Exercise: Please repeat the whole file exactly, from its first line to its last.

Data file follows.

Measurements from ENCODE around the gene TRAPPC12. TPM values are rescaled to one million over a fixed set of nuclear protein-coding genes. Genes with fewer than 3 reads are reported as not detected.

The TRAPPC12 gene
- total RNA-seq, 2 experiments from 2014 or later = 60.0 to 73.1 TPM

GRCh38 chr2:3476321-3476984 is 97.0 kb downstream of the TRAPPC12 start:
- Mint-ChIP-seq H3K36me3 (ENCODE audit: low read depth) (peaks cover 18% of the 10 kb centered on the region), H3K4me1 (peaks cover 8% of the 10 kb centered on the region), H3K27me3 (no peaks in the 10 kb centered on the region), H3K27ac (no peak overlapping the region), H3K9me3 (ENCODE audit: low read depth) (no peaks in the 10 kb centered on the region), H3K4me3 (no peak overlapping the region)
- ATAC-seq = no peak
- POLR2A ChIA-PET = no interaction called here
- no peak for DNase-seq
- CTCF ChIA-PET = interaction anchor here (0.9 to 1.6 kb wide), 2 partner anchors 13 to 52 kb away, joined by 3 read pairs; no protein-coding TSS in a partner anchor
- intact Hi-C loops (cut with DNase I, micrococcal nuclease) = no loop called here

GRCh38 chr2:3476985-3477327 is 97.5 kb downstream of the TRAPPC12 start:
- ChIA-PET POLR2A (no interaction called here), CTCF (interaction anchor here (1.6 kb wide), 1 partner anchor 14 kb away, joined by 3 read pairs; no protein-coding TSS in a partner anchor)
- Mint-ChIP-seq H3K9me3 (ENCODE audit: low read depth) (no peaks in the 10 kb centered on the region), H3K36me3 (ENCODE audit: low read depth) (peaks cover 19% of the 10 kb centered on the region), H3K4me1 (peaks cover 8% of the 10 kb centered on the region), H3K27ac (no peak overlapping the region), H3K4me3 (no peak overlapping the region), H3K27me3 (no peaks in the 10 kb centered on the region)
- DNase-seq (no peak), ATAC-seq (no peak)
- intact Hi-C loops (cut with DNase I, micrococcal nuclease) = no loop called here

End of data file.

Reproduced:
Measurements from ENCODE around the gene TRAPPC12. TPM values are rescaled to one million over a fixed set of nuclear protein-coding genes. Genes with fewer than 3 reads are reported as not detected.

The TRAPPC12 gene
- total RNA-seq, 2 experiments from 2014 or later = 60.0 to 73.1 TPM

GRCh38 chr2:3476321-3476984 is 97.0 kb downstream of the TRAPPC12 start:
- Mint-ChIP-seq H3K36me3 (ENCODE audit: low read depth) (peaks cover 18% of the 10 kb centered on the region), H3K4me1 (peaks cover 8% of the 10 kb centered on the region), H3K27me3 (no peaks in the 10 kb centered on the region), H3K27ac (no peak overlapping the region), H3K9me3 (ENCODE audit: low read depth) (no peaks in the 10 kb centered on the region), H3K4me3 (no peak overlapping the region)
- ATAC-seq = no peak
- POLR2A ChIA-PET = no interaction called here
- no peak for DNase-seq
- CTCF ChIA-PET = interaction anchor here (0.9 to 1.6 kb wide), 2 partner anchors 13 to 52 kb away, joined by 3 read pairs; no protein-coding TSS in a partner anchor
- intact Hi-C loops (cut with DNase I, micrococcal nuclease) = no loop called here

GRCh38 chr2:3476985-3477327 is 97.5 kb downstream of the TRAPPC12 start:
- ChIA-PET POLR2A (no interaction called here), CTCF (interaction anchor here (1.6 kb wide), 1 partner anchor 14 kb away, joined by 3 read pairs; no protein-coding TSS in a partner anchor)
- Mint-ChIP-seq H3K9me3 (ENCODE audit: low read depth) (no peaks in the 10 kb centered on the region), H3K36me3 (ENCODE audit: low read depth) (peaks cover 19% of the 10 kb centered on the region), H3K4me1 (peaks cover 8% of the 10 kb centered on the region), H3K27ac (no peak overlapping the region), H3K4me3 (no peak overlapping the region), H3K27me3 (no peaks in the 10 kb centered on the region)
- DNase-seq (no peak), ATAC-seq (no peak)
- intact Hi-C loops (cut with DNase I, micrococcal nuclease) = no loop called here